So, that’s where we are. Scarlett is feeling great and the kids are enjoying their summer. We try to up the playfulness a bit more in summer. Last night, we dyed the bottom of her hair flaming red (as she says: “the color is not just red, it’s Scarlet Red”). I’m trying to spend more time in sunshine, lakes, and lovely gardens. Simple pleasures. Which reminds me, thanks to all of you who keep me laughing. It’s truly the greatest gift and you can’t imagine what it means to me.

So much love,

This is going to be my motivation when I have to argue with insurance companies
😂< img src=”https://scarlettscott.com/wp-content/uploads/2017/07/img_3964.jpg”>

Be Kind, Be Courageous

Wow, it’s been awhile. I suppose no news on the blog is good news.  But honestly, so much has happened in our lives and family in the past couple of years that I wouldn’t know where to start. (Don’t worry – I’m not about to belt out my best Eva Peron. But still, no tears needed).  Please remember that I’m not a writer so this will probably have no structure and ramble a bit.

Dressed up as Wonder Woman on Nov 9th 2016 to cheer mom up 😉

Scarlett is 10 now (going on 25).  She just finished 4th grade and I’ve returned to the blog because many of you have asked what’s going on lately, and also because I think she’ll be helping me write it soon. She really is her own best advocate,  and she’s an extraordinary kid. I’ve never heard a “why me?” from her.  Her sense of humor is marvelous (I’ll see if I can upload the stand up routine she did for the Camp Korey Gala last year).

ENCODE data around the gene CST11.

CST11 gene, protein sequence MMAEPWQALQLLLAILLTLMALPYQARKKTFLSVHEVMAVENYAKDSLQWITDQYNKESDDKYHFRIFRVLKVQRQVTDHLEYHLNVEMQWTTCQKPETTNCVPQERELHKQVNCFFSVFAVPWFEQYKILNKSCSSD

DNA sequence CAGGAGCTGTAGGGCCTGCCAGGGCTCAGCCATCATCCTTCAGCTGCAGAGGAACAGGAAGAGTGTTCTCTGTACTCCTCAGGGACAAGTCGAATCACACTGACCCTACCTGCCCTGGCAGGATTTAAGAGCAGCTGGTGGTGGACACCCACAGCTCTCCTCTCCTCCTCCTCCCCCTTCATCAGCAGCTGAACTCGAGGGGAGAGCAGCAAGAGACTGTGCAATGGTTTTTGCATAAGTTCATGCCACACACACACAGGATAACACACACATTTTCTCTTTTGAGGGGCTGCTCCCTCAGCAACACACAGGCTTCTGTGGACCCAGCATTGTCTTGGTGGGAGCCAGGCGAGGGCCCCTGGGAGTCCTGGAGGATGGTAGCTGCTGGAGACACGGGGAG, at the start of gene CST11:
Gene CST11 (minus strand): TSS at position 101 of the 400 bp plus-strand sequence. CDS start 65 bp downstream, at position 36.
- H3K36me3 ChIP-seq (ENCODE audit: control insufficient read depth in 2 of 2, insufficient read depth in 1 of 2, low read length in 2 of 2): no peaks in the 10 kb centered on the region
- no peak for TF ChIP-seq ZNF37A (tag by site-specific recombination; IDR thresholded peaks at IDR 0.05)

Anyhow, we have a motto in the family to always be Kind + Courageous. Both my kids take courage to new levels.  In Scarlett’s case, it’s dealing with the uncertainty and challenges of NF while never being defined by it. She just rocks it.

So, where are we medically?  Some of you may remember the rough time we had last year when Scar was getting dizzy all the time and having fainting episodes. We spent about 10 days living at Children’s trying to get answers. Finally, the neurology team determined that one of the two main arteries into her brain (!) was crushed by the neurofibroma on one side of her neck. Yup, Big Time Scary.   But the body is an amazing thing, and it regulates and adjusts blood flow to the brain as needed. In Scarlett’s case, the other artery picked up the flow.  It turned out she was having a variation on migraines due to this “unique” arrangement (thanks NF!)  and instead of pain, it caused severe dizziness. We’ve been able to control it with migraine meds and she went back to her happy, non-dizzy self.   So, we’ve been stable for awhile. Some of you may remember that “stable” is my favorite word (besides “euphemism”)   😉